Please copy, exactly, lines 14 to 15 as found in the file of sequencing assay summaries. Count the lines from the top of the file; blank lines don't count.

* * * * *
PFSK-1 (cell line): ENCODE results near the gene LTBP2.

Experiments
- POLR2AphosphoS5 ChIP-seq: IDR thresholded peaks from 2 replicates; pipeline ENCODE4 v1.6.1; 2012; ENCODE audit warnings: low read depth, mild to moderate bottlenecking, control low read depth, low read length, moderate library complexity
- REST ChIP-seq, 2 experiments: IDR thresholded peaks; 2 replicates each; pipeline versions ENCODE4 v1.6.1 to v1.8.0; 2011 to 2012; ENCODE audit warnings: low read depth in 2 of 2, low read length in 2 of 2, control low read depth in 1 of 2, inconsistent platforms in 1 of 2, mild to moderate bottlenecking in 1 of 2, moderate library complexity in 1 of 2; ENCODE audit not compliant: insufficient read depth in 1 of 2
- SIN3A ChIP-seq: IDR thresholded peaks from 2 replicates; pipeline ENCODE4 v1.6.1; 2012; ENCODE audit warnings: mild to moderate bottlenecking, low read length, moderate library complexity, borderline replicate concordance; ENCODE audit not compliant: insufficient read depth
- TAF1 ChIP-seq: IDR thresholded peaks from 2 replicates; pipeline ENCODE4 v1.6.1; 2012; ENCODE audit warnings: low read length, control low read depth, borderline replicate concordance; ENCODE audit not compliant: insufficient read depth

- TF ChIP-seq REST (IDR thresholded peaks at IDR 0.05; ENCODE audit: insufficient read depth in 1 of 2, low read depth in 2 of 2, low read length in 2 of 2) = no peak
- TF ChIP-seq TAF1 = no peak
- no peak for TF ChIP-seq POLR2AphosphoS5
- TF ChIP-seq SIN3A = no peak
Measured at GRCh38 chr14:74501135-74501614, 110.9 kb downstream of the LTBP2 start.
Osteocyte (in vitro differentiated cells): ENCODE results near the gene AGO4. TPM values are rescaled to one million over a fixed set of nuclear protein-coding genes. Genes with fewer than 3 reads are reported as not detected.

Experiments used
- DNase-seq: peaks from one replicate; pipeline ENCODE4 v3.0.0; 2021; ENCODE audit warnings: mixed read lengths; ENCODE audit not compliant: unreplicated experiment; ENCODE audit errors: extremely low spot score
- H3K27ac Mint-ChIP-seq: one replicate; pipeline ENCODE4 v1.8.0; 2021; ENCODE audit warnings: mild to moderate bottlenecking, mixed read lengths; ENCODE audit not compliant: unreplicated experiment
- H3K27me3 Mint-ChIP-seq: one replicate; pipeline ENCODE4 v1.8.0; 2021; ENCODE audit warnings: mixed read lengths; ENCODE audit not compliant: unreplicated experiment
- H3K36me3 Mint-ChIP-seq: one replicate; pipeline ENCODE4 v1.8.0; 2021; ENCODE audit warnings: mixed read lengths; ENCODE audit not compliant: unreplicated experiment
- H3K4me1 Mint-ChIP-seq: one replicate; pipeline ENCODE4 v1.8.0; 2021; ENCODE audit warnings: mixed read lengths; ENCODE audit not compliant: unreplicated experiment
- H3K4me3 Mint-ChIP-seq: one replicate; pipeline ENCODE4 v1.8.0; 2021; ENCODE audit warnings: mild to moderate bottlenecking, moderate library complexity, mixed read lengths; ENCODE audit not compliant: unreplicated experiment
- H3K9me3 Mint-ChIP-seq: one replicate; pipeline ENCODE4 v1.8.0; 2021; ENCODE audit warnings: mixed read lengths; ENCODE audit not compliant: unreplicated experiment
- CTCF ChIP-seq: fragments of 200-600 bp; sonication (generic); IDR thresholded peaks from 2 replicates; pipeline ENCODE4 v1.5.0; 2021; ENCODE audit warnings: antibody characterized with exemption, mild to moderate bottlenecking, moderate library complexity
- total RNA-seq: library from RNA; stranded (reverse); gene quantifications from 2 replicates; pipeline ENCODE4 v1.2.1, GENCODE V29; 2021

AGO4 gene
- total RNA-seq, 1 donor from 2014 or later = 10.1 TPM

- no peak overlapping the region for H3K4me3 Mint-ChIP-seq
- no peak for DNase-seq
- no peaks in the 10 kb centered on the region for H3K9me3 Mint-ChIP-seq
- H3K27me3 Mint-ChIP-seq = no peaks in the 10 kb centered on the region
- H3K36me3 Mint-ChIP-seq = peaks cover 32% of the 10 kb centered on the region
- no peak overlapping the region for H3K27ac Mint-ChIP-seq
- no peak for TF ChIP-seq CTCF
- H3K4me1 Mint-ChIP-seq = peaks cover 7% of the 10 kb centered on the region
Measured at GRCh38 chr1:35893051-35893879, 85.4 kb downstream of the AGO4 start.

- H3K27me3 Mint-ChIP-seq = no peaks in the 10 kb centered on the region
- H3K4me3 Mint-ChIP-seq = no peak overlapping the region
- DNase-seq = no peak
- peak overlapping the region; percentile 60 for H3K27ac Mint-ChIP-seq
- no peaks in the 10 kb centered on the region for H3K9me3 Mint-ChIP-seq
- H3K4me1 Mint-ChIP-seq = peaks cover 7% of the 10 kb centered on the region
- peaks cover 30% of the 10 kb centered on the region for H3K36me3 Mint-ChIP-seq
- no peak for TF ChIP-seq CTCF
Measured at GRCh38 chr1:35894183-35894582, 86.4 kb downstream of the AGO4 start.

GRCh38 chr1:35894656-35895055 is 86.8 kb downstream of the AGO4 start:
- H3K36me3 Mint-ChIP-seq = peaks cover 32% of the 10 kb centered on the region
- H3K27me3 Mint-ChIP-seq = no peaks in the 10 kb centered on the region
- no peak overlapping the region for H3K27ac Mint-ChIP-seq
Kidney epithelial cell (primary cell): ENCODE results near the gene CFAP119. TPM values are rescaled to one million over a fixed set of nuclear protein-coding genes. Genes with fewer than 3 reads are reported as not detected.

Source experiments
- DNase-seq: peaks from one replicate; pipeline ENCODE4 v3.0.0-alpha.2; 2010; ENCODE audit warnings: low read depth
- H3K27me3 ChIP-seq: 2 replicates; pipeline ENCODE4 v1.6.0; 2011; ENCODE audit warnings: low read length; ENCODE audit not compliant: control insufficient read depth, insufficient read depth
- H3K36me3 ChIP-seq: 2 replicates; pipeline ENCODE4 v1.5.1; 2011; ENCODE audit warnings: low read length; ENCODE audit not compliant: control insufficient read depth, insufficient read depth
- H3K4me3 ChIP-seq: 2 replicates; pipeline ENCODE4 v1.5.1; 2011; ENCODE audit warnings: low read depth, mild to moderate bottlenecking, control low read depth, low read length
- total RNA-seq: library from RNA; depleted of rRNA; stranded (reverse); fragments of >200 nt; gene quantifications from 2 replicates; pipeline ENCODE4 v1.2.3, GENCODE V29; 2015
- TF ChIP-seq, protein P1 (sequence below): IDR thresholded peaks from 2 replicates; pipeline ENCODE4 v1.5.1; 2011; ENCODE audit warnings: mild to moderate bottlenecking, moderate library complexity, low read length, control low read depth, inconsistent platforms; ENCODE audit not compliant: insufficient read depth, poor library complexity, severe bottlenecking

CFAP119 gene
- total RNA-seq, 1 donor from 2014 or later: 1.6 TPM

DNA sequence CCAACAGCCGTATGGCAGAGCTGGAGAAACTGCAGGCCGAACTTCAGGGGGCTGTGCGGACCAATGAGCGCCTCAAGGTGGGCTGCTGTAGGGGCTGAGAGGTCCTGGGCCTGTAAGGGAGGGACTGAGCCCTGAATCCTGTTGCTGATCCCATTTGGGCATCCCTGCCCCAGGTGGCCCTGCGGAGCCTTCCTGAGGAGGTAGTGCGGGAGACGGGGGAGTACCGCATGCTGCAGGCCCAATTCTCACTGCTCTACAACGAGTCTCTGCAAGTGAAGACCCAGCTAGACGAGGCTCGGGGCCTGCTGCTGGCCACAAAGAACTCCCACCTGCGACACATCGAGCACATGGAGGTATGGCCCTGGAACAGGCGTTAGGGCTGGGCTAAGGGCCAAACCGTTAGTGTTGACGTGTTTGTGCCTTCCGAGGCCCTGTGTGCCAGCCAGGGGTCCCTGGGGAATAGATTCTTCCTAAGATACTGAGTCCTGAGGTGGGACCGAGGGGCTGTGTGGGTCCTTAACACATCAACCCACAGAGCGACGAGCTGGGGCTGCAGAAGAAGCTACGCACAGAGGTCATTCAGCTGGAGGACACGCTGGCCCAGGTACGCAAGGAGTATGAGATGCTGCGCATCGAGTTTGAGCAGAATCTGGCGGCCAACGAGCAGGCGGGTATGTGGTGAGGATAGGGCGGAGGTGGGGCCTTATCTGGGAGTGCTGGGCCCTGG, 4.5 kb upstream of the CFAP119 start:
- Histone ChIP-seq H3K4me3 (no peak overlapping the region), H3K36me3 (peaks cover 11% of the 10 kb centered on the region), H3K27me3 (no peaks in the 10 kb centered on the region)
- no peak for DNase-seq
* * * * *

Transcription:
- DNase-seq: peaks from one replicate; pipeline ENCODE4 v3.0.0; 2021; ENCODE audit warnings: mixed read lengths; ENCODE audit not compliant: unreplicated experiment; ENCODE audit errors: extremely low spot score
- H3K27ac Mint-ChIP-seq: one replicate; pipeline ENCODE4 v1.8.0; 2021; ENCODE audit warnings: mild to moderate bottlenecking, mixed read lengths; ENCODE audit not compliant: unreplicated experiment